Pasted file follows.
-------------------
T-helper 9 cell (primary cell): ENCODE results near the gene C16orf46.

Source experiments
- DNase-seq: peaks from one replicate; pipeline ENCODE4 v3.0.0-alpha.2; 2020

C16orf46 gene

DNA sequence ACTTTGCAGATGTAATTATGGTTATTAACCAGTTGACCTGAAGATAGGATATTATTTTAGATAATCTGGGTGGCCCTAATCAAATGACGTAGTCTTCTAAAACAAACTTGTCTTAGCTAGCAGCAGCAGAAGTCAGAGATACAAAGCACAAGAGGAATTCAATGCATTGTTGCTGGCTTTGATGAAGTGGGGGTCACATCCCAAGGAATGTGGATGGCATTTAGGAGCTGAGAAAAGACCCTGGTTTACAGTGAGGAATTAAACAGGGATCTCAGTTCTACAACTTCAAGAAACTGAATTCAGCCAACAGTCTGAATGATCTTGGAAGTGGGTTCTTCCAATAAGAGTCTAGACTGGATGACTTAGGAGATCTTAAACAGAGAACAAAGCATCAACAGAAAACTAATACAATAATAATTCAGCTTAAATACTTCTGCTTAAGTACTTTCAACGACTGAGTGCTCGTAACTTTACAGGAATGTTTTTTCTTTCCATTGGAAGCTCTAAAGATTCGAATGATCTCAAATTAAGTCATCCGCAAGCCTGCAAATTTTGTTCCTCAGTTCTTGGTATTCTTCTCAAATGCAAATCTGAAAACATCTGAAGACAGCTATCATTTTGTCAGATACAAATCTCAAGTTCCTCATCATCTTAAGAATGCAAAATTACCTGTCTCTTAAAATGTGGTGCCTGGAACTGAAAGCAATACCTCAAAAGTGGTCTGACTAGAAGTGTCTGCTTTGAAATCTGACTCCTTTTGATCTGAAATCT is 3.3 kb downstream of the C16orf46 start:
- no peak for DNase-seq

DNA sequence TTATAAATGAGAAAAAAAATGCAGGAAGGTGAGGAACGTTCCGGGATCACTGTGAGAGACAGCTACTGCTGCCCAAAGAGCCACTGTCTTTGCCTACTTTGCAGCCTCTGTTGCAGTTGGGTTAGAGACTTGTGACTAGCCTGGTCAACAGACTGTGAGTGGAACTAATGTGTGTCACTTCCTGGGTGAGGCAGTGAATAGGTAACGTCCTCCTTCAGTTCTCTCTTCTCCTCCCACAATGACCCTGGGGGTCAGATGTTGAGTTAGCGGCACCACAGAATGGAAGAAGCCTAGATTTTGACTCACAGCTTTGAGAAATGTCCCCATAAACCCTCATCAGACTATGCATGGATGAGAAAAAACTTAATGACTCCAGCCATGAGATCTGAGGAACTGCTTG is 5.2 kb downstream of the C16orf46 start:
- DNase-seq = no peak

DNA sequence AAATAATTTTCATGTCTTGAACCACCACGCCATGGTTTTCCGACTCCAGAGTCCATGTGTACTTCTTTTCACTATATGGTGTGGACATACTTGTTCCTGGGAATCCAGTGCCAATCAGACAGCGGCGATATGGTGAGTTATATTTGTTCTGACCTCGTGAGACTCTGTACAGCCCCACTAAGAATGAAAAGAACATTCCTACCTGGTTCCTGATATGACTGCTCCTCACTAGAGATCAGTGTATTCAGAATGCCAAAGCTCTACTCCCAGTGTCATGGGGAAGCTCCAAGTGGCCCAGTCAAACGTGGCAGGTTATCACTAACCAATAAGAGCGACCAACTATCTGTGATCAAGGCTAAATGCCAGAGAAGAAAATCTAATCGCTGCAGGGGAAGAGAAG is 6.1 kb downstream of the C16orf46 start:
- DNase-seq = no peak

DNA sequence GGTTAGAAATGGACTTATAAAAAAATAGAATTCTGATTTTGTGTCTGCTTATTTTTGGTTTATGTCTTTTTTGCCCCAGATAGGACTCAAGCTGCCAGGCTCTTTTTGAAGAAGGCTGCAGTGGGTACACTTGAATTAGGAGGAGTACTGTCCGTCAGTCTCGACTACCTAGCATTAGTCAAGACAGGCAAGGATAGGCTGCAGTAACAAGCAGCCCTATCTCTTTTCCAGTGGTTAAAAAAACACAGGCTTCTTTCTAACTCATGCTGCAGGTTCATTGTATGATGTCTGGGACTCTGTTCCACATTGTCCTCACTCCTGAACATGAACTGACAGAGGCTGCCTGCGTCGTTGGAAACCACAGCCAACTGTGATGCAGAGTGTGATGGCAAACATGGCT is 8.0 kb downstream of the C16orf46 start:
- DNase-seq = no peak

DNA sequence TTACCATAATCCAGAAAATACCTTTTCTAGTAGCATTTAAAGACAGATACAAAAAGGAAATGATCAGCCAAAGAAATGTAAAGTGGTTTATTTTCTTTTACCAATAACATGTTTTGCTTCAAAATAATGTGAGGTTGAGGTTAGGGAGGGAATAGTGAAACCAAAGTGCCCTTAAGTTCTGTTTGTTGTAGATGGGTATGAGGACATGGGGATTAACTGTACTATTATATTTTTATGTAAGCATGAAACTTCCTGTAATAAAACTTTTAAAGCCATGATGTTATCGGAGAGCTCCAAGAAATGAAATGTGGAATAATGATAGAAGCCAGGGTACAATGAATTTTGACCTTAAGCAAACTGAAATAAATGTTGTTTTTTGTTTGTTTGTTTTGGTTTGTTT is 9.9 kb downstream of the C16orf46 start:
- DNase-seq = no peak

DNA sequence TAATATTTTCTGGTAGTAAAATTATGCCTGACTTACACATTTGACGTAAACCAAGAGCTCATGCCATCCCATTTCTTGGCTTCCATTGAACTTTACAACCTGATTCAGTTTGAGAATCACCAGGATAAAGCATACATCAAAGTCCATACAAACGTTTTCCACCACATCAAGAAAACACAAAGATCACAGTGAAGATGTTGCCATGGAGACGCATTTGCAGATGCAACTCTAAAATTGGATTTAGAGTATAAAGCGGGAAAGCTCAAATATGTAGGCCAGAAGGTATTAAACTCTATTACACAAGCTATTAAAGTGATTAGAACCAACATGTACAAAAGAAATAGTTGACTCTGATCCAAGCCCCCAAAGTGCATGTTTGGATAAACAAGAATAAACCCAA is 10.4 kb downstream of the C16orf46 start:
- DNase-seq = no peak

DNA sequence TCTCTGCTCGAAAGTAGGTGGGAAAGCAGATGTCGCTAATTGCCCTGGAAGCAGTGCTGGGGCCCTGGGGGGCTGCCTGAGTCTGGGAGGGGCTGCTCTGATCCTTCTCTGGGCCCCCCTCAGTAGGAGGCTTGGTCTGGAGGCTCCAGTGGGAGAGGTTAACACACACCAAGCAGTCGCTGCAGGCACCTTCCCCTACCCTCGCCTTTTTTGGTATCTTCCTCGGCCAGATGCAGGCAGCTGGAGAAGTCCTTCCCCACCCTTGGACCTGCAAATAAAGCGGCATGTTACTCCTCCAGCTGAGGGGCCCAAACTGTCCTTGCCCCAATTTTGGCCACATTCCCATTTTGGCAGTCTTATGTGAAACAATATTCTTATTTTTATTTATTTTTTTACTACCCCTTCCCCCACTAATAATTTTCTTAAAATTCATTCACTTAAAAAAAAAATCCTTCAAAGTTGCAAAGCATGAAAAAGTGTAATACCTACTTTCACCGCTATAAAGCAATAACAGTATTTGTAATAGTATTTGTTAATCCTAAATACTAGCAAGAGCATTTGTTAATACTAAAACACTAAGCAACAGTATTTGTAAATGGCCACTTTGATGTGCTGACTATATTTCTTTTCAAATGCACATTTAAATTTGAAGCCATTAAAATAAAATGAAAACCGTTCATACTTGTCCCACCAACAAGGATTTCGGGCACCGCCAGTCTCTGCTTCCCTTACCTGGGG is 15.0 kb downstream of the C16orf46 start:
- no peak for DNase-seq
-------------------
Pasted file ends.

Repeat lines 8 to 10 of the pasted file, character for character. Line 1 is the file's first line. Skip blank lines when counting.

- DNase-seq = no peak

DNA sequence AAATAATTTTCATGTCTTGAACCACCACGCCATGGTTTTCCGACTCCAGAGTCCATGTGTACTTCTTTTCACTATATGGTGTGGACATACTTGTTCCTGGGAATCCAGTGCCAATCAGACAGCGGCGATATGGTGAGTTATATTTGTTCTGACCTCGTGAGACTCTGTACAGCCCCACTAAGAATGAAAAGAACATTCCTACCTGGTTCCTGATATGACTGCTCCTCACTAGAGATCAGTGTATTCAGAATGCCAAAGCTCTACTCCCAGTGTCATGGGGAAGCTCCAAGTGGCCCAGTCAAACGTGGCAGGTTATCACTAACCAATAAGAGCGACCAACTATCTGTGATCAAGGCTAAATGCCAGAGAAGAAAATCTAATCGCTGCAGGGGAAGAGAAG is 6.1 kb downstream of the C16orf46 start:
- DNase-seq = no peak